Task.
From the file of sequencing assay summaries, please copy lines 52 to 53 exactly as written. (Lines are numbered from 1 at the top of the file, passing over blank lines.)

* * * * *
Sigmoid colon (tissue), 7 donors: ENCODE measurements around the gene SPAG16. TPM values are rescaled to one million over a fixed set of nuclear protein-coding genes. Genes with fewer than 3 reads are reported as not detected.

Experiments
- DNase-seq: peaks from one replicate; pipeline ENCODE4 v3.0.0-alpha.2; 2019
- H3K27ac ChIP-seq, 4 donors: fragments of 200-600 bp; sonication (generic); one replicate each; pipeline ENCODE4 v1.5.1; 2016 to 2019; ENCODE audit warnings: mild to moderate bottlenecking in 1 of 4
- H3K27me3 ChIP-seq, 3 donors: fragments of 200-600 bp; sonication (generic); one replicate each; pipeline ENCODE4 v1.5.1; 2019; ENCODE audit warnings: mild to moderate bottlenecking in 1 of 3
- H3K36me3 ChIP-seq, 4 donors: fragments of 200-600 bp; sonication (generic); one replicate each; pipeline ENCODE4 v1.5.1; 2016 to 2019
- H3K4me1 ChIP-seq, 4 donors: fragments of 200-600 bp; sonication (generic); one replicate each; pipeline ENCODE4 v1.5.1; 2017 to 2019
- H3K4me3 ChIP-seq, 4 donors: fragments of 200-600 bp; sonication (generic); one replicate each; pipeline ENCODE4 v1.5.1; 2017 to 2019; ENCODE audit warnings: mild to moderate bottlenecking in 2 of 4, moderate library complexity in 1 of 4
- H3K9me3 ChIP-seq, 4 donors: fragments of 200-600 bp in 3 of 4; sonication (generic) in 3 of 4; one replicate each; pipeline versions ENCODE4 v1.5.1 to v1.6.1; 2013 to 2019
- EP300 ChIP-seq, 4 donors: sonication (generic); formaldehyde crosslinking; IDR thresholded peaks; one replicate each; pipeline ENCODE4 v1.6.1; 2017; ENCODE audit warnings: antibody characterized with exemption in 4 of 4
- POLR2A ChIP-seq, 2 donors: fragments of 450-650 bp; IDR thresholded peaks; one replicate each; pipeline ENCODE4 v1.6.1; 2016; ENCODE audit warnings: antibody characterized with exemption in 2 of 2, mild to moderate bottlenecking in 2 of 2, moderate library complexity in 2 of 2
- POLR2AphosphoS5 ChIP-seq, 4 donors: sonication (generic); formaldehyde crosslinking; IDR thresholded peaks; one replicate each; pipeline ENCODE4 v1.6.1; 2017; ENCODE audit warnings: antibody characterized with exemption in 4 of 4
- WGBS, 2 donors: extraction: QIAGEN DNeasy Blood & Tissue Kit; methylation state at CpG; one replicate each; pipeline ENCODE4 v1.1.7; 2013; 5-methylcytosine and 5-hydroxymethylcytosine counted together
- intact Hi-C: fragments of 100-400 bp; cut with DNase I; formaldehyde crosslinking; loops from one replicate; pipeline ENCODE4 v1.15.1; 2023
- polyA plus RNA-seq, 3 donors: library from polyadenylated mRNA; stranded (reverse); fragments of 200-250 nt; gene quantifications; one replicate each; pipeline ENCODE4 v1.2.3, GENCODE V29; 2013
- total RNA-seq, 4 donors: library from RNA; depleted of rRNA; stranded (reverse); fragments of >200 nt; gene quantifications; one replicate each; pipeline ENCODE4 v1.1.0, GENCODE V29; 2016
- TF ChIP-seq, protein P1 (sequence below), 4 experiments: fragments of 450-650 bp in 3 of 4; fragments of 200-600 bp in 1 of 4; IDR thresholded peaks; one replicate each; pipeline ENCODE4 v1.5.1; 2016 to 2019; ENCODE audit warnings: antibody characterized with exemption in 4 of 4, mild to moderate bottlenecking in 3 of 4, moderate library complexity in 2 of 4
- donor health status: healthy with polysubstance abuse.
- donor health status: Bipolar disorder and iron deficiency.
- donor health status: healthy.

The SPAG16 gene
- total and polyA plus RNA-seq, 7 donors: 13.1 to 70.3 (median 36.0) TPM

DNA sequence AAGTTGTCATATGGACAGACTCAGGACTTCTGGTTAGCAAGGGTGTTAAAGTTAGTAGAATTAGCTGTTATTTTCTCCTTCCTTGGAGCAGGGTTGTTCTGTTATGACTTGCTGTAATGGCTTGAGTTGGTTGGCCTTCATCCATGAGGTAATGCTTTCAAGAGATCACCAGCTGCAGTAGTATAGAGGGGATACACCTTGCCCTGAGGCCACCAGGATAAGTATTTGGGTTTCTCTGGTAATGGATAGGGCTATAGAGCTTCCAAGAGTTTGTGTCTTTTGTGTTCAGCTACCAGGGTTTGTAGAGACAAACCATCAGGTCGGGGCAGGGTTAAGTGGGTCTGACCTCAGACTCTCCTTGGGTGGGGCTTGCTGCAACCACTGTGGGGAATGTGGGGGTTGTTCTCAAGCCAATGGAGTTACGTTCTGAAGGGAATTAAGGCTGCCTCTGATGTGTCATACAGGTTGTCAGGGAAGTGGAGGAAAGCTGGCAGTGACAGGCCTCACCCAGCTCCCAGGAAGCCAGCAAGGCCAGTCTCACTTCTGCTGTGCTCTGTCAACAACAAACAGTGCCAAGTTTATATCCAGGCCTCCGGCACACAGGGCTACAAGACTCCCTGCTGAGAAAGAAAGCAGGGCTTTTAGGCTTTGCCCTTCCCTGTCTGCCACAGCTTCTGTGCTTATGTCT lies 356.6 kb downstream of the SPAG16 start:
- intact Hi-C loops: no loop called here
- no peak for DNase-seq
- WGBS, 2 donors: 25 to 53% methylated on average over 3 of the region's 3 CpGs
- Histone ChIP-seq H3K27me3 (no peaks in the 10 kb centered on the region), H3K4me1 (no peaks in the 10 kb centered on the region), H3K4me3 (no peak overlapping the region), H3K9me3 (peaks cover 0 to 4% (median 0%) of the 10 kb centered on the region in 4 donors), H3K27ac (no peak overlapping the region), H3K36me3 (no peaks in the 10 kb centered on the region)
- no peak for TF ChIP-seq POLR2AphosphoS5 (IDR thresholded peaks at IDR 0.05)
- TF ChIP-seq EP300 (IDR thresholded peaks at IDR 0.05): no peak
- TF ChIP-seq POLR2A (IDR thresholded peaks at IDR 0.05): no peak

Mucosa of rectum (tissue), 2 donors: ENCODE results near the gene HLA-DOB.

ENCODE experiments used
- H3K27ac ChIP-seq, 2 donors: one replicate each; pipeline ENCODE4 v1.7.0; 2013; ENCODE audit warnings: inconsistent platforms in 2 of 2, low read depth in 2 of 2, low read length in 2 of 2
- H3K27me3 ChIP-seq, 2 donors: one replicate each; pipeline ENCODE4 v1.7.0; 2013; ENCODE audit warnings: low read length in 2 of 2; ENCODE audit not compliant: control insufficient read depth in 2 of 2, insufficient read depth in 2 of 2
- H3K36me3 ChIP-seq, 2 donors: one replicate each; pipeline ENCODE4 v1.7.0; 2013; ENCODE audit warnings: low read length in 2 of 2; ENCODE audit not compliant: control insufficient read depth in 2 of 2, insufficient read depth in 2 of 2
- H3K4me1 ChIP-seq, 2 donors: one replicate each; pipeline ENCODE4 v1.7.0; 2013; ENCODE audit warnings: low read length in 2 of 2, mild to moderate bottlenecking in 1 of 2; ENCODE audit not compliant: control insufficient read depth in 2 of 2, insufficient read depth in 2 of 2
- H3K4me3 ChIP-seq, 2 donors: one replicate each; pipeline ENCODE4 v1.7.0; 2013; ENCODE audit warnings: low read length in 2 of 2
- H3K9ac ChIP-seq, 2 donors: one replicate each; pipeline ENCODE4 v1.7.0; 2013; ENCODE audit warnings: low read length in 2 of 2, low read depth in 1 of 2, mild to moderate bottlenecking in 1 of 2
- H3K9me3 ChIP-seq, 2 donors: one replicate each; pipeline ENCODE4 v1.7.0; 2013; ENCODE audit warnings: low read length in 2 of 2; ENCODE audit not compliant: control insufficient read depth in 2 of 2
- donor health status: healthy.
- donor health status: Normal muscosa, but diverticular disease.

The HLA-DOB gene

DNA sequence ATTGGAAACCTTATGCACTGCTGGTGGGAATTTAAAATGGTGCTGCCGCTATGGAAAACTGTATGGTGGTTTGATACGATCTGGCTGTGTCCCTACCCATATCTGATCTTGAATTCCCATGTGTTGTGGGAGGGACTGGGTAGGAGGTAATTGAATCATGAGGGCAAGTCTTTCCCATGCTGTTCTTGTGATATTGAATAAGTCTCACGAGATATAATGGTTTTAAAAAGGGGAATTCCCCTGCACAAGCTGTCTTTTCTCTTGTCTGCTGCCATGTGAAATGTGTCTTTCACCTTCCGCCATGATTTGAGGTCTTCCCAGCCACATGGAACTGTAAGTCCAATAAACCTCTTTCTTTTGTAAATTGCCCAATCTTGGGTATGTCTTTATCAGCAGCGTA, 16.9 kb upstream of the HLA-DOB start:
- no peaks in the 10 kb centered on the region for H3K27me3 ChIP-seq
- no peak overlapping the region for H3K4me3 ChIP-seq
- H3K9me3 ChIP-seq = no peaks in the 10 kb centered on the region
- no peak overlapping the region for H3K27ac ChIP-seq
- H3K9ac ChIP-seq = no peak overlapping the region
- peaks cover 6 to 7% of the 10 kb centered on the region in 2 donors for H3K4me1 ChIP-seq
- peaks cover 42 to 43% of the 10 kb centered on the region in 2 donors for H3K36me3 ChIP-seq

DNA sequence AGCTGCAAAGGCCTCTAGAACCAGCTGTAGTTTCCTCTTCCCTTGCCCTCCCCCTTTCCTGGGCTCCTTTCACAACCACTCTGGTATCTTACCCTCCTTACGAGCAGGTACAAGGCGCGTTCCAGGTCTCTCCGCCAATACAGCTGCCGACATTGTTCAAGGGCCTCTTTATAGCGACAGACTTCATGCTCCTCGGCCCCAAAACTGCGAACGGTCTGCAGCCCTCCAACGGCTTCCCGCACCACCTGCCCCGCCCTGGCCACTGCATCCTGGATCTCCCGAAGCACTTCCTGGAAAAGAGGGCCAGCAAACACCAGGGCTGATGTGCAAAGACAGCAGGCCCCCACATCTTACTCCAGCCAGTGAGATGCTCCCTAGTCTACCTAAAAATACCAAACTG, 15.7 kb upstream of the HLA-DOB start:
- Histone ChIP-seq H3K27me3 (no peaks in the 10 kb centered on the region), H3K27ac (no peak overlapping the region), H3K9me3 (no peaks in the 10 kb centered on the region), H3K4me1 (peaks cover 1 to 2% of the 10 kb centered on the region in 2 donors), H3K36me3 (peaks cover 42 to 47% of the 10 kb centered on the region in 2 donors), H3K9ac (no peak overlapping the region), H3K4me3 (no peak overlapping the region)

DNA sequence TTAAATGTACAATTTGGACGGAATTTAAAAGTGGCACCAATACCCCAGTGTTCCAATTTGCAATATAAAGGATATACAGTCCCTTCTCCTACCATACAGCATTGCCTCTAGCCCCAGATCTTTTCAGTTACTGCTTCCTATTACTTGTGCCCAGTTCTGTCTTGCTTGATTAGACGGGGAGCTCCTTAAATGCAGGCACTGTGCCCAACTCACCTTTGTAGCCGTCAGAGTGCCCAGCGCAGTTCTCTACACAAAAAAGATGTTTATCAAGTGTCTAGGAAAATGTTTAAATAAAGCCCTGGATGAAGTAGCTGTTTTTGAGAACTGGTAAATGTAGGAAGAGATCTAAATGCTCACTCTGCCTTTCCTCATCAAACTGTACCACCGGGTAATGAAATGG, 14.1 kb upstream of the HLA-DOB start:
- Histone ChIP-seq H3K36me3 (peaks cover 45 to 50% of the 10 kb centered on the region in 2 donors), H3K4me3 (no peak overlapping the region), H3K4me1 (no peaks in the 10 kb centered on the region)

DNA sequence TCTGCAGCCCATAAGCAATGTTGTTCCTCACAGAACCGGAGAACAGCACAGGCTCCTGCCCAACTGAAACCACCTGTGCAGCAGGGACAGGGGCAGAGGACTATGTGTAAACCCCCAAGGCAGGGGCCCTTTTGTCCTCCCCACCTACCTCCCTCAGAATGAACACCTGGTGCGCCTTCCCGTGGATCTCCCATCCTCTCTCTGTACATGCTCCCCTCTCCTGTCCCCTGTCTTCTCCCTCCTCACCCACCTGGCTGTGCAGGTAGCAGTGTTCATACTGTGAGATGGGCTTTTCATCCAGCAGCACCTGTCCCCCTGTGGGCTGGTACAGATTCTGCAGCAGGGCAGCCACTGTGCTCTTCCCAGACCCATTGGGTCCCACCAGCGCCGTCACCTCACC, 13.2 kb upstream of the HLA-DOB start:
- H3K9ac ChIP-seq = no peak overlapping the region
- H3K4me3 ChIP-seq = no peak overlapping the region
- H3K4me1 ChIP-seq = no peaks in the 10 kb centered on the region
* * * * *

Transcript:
- Histone ChIP-seq H3K27me3 (no peaks in the 10 kb centered on the region), H3K27ac (no peak overlapping the region), H3K9me3 (no peaks in the 10 kb centered on the region), H3K4me1 (peaks cover 1 to 2% of the 10 kb centered on the region in 2 donors), H3K36me3 (peaks cover 42 to 47% of the 10 kb centered on the region in 2 donors), H3K9ac (no peak overlapping the region), H3K4me3 (no peak overlapping the region)

DNA sequence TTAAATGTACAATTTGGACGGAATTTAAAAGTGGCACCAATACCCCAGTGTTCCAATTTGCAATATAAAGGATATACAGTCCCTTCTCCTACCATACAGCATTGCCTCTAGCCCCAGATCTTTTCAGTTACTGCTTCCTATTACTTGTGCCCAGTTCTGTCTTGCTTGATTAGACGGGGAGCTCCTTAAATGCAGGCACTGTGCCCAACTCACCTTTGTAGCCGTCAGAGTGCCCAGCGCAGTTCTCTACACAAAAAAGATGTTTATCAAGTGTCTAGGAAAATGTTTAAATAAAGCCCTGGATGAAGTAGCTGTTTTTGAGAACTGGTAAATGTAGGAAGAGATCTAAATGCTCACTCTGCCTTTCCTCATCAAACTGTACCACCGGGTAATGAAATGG, 14.1 kb upstream of the HLA-DOB start: